Wed. Dec 8th, 2021
Olivia Schlinkman
Special to The Quad | OS969352@wcupa.edu | + posts

Olivia Schlinkman is a first-year exploratory studies major.

Typically, many Americans today visualize the “first Thanksgiving” as a ground-breaking, peaceful affair where the Pilgrims and Native Americans came together in a grand feast. However, this popular perspective shows disrespect to Indigenous lives by overlooking more integral aspects of the event, creating a narrative that can be false, misleading and inconsiderate of the lives of Indigenous people across the continent. 

The interactions between the Pilgrims and Native Americans that we learn about today were in reality not as harmonious as we envision them to be. One such aspect that is often forgotten is that the English frequently engaged in exploitation of the regional tribes. Due to the Pilgrims’ inability to grow crops because of their unfamiliarity with the soil, they often pillaged the graves of and stole food from the Wampanoag tribe to survive. 

Furthermore, the English travellers before them had brought many diseases that decimated Native populations, and had engaged in violent encounters for decades prior to the Pilgrims’ landing, ever since 1524. According to a New York Times article by historian David J. Silverman titled, “The Vicious Reality Behind the Thanksgiving Myth,” one of the goals of European early expeditions was selling Native Americans in the transatlantic slave trade.

History also tends to downplay the influence that Native Americans had in the Pilgrims’ survival in the Plymouth Colony. Without them, the weakened Pilgrim population may have never learned how to properly cultivate crops and hunt in the new terrain, thus never surviving that first cold winter at all.

In an article published by Bioneers, a non-profit organization that seeks to revise the public view of topics such as environmentalism, Indigenous groups and women’s rights, writer Alexis Bunten says, “Thanksgiving was one of the only times America’s first peoples were mentioned in school, but they were portrayed as sidekicks to the real heroes, the Pilgrims.” 

For these reasons, Thanksgiving symbolizes grief far more than thankfulness for Native Americans across the country. 

With this in mind, it is important to consider one’s own perception of Thanksgiving and how it may not show appropriate respect to Indigenous people. There are a variety of habits that people can consciously integrate into their traditions that help to decolonize and rework the connotation around Thanksgiving festivities, as well as give greater honor to Indigenous people.

According to Bioneers, the first step in reworking one’s view of Thanksgiving is learning about the true nature of the holiday. One example is realizing that, historically speaking, Native American culture and English culture had two very different ideas of what constituted a “Thanksgiving,” and the modern day idea was taken from the Wampanoag culture.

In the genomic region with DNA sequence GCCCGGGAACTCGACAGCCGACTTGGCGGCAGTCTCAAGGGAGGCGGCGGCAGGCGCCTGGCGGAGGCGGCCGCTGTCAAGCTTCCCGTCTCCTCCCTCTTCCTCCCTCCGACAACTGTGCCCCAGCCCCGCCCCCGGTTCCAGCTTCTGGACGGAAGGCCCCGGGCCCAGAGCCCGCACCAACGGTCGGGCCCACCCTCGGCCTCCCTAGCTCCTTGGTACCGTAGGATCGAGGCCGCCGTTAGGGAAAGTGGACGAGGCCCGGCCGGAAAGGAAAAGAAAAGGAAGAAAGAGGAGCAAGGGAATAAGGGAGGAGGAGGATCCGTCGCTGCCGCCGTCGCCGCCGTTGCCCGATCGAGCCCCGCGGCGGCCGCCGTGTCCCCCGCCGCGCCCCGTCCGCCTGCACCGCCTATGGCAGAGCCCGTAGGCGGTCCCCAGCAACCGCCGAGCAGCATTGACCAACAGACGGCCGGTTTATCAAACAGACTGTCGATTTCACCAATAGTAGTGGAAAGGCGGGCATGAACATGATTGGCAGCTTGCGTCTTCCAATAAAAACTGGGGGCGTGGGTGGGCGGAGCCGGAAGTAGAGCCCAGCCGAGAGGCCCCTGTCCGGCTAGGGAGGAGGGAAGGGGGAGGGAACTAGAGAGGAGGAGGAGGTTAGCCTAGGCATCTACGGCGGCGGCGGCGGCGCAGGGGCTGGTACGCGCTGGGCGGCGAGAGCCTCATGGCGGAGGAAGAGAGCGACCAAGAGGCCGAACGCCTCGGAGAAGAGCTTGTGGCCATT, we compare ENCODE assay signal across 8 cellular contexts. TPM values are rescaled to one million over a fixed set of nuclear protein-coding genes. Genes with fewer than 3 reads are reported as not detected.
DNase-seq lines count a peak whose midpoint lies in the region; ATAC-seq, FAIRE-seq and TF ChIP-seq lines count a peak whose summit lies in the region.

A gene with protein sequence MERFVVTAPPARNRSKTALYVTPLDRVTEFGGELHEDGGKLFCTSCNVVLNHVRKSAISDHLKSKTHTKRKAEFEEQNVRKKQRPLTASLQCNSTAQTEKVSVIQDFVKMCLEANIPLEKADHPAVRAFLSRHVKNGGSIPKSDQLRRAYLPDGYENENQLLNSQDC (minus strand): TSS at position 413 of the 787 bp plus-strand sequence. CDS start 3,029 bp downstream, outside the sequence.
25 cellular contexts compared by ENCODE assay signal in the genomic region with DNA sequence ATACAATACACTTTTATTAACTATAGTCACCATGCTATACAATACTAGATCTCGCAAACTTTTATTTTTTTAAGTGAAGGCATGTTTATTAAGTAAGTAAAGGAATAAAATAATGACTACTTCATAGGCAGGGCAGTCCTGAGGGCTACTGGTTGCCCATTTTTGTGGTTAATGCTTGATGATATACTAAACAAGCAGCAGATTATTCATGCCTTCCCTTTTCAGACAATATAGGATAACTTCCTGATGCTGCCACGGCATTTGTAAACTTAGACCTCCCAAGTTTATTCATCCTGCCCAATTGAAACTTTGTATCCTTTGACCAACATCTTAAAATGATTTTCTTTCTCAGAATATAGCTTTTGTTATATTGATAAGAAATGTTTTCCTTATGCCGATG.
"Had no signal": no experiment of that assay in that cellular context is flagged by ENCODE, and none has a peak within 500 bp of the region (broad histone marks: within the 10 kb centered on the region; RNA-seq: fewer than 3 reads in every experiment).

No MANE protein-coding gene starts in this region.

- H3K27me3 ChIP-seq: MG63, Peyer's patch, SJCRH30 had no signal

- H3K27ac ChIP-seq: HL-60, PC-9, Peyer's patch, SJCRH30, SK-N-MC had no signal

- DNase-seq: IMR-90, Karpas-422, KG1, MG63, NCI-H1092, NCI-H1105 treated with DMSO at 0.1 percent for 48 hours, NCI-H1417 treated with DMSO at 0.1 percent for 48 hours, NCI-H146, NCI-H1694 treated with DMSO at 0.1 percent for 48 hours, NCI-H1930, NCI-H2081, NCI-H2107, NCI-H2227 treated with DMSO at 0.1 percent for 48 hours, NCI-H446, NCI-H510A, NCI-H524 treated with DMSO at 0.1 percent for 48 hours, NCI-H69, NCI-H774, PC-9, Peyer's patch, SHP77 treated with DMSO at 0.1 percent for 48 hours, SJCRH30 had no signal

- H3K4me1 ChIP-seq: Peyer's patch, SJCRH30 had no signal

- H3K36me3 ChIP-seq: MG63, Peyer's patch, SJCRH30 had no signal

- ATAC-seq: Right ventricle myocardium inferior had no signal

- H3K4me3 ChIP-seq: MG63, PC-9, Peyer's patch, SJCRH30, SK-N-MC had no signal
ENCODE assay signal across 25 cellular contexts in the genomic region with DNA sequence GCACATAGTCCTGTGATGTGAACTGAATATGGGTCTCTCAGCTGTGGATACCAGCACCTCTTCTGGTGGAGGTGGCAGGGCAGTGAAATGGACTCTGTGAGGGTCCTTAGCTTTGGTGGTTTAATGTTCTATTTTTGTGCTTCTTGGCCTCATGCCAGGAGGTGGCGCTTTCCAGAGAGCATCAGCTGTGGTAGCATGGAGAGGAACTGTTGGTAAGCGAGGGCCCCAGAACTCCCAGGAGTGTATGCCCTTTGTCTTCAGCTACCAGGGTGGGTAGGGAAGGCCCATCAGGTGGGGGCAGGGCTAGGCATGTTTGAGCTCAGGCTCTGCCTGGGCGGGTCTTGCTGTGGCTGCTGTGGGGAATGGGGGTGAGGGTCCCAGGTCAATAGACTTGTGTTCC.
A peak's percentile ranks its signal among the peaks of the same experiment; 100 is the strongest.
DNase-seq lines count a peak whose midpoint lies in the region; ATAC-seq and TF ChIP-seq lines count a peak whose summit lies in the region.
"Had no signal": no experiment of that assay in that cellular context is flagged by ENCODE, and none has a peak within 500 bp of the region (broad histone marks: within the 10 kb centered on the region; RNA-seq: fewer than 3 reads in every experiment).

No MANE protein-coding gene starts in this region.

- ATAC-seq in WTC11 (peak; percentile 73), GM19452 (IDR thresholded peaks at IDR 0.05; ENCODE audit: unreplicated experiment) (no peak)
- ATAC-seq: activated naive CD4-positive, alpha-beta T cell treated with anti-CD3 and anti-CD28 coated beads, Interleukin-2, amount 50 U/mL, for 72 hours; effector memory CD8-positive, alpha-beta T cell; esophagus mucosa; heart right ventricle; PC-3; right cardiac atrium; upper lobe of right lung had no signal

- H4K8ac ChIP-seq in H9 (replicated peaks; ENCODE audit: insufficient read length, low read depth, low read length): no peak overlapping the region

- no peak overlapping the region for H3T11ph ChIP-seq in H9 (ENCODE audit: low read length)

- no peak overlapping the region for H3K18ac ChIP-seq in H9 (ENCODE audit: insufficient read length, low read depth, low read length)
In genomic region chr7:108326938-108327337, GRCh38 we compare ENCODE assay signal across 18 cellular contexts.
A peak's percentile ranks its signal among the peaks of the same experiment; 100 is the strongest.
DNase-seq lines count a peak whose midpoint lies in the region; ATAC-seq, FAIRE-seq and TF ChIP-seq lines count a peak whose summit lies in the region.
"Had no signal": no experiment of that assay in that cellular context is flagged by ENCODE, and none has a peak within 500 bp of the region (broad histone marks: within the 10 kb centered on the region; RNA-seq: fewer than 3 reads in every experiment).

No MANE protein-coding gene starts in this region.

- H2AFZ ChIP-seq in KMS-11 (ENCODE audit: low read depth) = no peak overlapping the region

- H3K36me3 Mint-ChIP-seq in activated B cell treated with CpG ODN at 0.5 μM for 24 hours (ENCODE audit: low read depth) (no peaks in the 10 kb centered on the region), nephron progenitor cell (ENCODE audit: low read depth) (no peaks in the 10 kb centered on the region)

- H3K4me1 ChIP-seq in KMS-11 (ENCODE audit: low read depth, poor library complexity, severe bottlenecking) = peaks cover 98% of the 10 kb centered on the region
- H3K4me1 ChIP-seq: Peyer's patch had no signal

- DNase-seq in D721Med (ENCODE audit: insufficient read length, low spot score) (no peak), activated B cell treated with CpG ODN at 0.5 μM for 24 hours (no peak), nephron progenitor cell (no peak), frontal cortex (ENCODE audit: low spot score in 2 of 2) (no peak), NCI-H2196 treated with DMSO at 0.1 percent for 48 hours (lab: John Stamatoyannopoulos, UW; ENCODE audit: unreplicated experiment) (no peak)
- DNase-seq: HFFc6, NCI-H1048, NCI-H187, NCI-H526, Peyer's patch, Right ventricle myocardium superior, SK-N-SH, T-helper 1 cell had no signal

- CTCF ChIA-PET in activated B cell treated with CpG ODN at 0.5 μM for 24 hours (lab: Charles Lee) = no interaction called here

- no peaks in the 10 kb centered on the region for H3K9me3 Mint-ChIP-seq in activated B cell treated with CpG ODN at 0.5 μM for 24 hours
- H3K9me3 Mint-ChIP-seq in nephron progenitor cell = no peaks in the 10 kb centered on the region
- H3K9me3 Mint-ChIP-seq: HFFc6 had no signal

The Wampanoag tribe considered the term “Thanksgiving” to be what we think of today; a celebration of a prosperous harvest. However, the English viewed the concept as a day of introspection, being a far more pensive event characterized by intensive prayer, very different from how we see it today.

Another educational experience is learning about the land that we live on and its historically native roots. Websites such as Native-Land.ca allow users to explore which Indigenous tribes lived in different parts of the continent, increasing awareness of the land that we live on and how it was taken from Native Americans throughout history.

Another action is supporting the creative works of Indigenous people, considering that these voices have been inhibited throughout history. By reading books, listening to talks and supporting artisan businesses, we can show greater value for their stories as well as a desire to grow. 

Lastly, we can take greater consideration of the types of food we are eating at the dinner table this Thanksgiving. Stated in an article by Sean Sherman published in TIME Magazine in 2019, this can be done by incorporating foods that are organic and historically Indigenous to this land, such as corn, beans, wild rice, pumpkins and more into our Thanksgiving meal, buying from locally based Native American growers and researching traditional Native meals.

“…Confronting the dark history of colonialism in Indian country also promises to shed light, cultivate national humility and, most important, signal to Native people that the country values them,” says Silverman. 


Olivia Schlinkman is a first-year Psychology major. OS969352@wcupa.edu

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